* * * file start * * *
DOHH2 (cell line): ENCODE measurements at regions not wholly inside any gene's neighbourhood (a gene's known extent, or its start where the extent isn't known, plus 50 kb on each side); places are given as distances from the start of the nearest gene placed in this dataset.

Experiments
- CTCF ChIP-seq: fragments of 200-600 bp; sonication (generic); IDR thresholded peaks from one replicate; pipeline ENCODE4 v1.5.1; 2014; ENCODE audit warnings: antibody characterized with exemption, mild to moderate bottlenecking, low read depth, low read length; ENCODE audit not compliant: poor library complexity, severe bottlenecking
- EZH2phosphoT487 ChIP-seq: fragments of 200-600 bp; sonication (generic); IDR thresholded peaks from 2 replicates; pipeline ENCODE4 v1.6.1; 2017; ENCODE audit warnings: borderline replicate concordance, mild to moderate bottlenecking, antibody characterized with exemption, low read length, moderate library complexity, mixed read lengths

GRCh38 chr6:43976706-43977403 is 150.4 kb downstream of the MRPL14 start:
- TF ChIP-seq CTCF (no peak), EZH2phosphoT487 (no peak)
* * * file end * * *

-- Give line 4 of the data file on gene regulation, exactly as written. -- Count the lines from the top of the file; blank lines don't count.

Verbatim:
- EZH2phosphoT487 ChIP-seq: fragments of 200-600 bp; sonication (generic); IDR thresholded peaks from 2 replicates; pipeline ENCODE4 v1.6.1; 2017; ENCODE audit warnings: borderline replicate concordance, mild to moderate bottlenecking, antibody characterized with exemption, low read length, moderate library complexity, mixed read lengths